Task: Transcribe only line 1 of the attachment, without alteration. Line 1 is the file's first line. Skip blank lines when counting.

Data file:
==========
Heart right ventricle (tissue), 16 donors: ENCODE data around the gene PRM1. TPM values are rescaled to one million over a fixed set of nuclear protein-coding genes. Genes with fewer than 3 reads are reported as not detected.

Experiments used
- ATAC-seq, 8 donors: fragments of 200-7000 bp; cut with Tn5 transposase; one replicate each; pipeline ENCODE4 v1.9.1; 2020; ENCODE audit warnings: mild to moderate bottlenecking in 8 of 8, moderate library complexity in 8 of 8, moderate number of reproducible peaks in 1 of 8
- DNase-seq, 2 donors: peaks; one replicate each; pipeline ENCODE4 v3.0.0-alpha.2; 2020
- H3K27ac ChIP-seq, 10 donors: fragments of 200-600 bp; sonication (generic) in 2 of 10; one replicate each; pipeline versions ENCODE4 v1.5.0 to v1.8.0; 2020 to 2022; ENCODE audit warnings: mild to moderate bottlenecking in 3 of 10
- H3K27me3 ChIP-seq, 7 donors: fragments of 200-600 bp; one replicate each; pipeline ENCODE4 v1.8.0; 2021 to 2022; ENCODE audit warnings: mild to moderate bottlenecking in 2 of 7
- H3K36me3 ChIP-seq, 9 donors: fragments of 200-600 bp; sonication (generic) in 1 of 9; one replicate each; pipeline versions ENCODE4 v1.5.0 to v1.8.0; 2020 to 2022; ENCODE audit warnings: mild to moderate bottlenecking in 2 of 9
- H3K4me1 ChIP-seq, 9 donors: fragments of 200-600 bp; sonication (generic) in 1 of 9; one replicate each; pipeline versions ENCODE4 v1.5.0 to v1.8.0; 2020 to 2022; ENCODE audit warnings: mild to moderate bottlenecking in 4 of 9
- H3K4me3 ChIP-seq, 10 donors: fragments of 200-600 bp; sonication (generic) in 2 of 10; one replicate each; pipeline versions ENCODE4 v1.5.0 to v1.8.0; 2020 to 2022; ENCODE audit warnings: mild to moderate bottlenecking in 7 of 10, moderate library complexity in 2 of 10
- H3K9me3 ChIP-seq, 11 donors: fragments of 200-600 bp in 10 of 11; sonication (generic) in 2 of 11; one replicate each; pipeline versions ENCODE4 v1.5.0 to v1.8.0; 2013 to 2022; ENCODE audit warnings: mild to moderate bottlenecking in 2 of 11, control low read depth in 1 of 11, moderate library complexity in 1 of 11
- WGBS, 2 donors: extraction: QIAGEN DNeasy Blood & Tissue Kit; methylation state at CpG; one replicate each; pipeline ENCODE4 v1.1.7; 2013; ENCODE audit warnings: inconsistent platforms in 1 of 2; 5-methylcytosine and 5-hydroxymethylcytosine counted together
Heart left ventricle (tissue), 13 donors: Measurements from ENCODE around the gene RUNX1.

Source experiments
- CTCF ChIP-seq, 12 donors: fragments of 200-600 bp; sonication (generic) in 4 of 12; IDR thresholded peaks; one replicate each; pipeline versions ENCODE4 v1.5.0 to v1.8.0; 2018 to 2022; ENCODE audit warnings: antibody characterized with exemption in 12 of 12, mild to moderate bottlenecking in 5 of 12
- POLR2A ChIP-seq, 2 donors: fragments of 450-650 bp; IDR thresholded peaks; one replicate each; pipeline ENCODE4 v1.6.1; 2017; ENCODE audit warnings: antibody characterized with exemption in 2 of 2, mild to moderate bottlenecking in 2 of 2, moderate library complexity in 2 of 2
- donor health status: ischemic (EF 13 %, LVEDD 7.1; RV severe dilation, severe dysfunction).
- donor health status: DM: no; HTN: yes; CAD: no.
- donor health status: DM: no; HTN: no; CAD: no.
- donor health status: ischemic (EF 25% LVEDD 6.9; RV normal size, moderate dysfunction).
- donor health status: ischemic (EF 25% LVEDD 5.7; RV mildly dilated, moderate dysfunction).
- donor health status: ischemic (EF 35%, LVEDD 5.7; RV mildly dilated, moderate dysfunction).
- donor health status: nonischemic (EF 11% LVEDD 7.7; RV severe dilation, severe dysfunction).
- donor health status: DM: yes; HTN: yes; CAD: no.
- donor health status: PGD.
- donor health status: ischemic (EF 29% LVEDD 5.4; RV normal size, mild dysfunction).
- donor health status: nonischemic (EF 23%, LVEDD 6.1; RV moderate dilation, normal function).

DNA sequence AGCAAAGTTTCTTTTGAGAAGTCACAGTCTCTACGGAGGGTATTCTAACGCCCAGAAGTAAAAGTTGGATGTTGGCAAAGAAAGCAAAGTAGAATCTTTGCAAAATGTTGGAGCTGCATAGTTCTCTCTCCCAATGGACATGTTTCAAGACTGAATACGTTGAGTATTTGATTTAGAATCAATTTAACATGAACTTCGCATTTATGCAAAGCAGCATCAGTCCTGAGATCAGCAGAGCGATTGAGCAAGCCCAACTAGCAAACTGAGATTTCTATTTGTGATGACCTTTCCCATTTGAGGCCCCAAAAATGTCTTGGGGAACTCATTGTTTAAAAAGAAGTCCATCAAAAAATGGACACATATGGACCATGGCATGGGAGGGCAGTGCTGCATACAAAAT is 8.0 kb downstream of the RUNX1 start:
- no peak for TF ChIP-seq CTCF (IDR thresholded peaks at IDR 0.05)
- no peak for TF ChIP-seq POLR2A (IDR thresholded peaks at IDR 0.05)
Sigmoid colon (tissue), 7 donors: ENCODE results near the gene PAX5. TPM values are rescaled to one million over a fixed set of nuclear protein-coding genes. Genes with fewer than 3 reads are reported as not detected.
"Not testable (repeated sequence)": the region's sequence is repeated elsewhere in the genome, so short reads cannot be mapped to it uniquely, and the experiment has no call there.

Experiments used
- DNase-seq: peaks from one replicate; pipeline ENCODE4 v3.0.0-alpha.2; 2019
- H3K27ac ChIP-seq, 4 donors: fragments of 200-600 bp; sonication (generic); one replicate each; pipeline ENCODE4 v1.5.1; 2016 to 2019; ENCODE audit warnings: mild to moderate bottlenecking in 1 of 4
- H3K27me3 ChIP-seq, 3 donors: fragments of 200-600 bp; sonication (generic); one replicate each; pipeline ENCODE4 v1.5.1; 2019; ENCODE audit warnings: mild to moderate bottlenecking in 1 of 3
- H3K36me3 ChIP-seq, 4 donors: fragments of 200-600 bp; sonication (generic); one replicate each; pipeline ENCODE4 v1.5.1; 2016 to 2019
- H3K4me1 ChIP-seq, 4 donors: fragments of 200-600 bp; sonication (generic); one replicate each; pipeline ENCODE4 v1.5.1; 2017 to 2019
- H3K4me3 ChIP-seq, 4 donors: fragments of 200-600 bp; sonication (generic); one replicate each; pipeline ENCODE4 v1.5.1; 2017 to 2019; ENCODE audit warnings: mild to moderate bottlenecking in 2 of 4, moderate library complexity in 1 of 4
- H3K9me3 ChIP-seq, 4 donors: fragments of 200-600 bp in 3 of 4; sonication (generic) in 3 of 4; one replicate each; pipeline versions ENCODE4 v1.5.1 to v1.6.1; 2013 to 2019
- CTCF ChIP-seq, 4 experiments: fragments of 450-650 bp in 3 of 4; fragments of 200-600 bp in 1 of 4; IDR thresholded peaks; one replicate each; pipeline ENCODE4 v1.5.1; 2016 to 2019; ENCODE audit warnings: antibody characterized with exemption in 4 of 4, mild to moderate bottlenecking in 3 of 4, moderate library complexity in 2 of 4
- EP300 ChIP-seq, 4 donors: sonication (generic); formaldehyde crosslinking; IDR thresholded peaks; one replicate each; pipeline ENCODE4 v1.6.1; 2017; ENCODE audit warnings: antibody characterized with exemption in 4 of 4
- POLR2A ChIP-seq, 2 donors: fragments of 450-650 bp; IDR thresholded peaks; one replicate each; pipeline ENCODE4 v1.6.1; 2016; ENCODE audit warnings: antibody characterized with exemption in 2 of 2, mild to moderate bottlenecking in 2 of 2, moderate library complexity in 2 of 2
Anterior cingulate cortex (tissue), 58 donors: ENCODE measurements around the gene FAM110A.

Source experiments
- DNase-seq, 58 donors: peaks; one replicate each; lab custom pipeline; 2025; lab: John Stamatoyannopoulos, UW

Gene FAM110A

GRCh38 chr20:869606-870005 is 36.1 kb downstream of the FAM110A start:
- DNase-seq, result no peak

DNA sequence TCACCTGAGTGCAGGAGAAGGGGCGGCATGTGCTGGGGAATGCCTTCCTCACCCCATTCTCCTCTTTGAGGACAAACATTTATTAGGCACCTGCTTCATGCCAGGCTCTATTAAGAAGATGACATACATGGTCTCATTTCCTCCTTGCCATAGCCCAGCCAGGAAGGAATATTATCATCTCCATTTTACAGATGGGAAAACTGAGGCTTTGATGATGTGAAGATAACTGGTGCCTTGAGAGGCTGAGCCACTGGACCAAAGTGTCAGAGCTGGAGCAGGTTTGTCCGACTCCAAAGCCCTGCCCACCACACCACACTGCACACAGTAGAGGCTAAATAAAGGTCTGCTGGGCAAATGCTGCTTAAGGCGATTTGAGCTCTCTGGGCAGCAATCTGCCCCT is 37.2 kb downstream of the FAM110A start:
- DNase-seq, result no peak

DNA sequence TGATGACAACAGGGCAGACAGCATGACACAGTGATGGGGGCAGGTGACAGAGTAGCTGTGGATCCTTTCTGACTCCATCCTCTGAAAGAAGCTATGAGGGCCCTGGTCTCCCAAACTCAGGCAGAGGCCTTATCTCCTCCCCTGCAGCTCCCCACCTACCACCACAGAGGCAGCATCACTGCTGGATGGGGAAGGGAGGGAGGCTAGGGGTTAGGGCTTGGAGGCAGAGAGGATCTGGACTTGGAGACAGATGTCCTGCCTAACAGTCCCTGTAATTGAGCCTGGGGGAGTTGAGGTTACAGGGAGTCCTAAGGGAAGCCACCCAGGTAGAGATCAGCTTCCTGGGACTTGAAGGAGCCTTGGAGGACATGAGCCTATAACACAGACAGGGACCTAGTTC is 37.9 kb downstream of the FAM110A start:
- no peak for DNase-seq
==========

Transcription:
Heart right ventricle (tissue), 16 donors: ENCODE data around the gene PRM1. TPM values are rescaled to one million over a fixed set of nuclear protein-coding genes. Genes with fewer than 3 reads are reported as not detected.